The advent and continued use of technology represents a more user-led and patient-centric approach to healthcare delivery and provides the perfect space for pharma to focus on supporting communication between the patient and HCP, Ms. Sigaud adds.

Advances in technology can help a patient track and manage many facets of self-care and make better decisions around when to reach out to a HCP for assistance and intervention. Data collected through technology can be a cost-effective way to enable HCPs to monitor patient self-management.

“Because of this real-time dialogue, communication via technology can be a good, cost-effective step for triage,” Ms. Sigaud says.  “Smart technology also allows the opportunity for intervention before a serious issue arises, bringing the capability to reduce medical costs and prevent hospital admission/readmissions.”

There’s been talk for years about bringing value beyond the pill, and this is an opportunity for the pharma industry to provide interaction that could have meaningful impact on patient outcomes, Dr. Garfield adds.

PV0516_JohnManns“Patient outcomes could be improved if pharma companies could provide an intervention for specific patient behavior that could change the outcome versus today’s give-someone-a-pillbox-and-hope-for-the-best model.”

Beyond the technology capability, the aging population is also driving the need for remote healthcare systems, says Bill Fera, M.D., principal at EY.

“Aging at home has become a critical variable because the demographic transition of having an increasingly aging population is also driving technology’s applicability to the general population,” he says.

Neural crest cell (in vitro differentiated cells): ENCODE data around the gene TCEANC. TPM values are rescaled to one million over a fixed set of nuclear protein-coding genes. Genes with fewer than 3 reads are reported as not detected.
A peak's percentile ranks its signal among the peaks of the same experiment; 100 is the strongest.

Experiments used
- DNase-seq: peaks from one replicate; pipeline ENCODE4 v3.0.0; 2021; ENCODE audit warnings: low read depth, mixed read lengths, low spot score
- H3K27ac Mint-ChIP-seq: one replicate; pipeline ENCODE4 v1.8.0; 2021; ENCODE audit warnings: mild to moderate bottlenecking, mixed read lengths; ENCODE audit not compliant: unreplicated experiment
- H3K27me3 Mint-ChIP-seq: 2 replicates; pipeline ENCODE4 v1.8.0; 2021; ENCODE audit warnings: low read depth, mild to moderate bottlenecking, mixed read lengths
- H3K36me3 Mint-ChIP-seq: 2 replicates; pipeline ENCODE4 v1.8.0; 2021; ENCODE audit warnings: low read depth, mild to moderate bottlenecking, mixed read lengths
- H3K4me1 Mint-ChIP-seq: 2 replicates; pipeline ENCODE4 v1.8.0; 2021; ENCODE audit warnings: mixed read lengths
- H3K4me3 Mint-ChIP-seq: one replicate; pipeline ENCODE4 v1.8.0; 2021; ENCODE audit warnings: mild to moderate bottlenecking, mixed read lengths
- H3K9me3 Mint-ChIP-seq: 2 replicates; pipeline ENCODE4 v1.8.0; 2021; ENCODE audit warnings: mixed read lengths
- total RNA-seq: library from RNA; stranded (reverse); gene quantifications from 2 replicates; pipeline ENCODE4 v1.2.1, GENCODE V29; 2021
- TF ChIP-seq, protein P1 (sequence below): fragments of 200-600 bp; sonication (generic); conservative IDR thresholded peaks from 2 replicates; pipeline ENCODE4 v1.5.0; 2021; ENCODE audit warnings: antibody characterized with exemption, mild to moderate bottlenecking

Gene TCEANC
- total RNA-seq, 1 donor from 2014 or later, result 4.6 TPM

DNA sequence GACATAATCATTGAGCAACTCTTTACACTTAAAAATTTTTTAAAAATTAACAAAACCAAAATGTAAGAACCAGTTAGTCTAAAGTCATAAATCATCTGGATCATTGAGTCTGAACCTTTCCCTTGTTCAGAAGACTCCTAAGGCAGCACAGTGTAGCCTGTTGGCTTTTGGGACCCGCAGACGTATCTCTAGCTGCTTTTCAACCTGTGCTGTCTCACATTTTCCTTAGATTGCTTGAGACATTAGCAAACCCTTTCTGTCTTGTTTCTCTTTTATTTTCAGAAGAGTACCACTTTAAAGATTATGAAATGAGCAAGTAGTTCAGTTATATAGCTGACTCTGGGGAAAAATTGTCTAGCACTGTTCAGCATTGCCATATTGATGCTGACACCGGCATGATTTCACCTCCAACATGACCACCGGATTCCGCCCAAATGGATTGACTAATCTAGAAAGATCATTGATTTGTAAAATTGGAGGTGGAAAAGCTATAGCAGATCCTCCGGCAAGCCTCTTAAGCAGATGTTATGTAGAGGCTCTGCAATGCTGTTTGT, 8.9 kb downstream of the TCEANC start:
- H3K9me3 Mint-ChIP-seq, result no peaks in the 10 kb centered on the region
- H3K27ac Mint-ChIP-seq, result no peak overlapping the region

It is imperative that the industry figures out exactly how it can harness the data to be more targeted in the way that patients interact, rather than just dumping a bunch of data in the hopes that it has some value. Tools to analyze the data are key to further integration of information.

“As aging at home is becoming more of an important outcome, treatment effectiveness will be gauged by these monitoring devices and the data that are being generated from them in conjunction with the therapy,” Dr. Fera says.

Pfizer Leads in Providing Patient Solutions

Pfizer is one pharma company that has already started to provide solutions designed to help patients track and manage their treatments and conditions. According to Judy Sewards, VP, head of digital strategy and data innovation at Pfizer, the industry as a whole should participate in the ecosystem that collects data from patients and shares the data with providers and institutions while meeting patient privacy needs.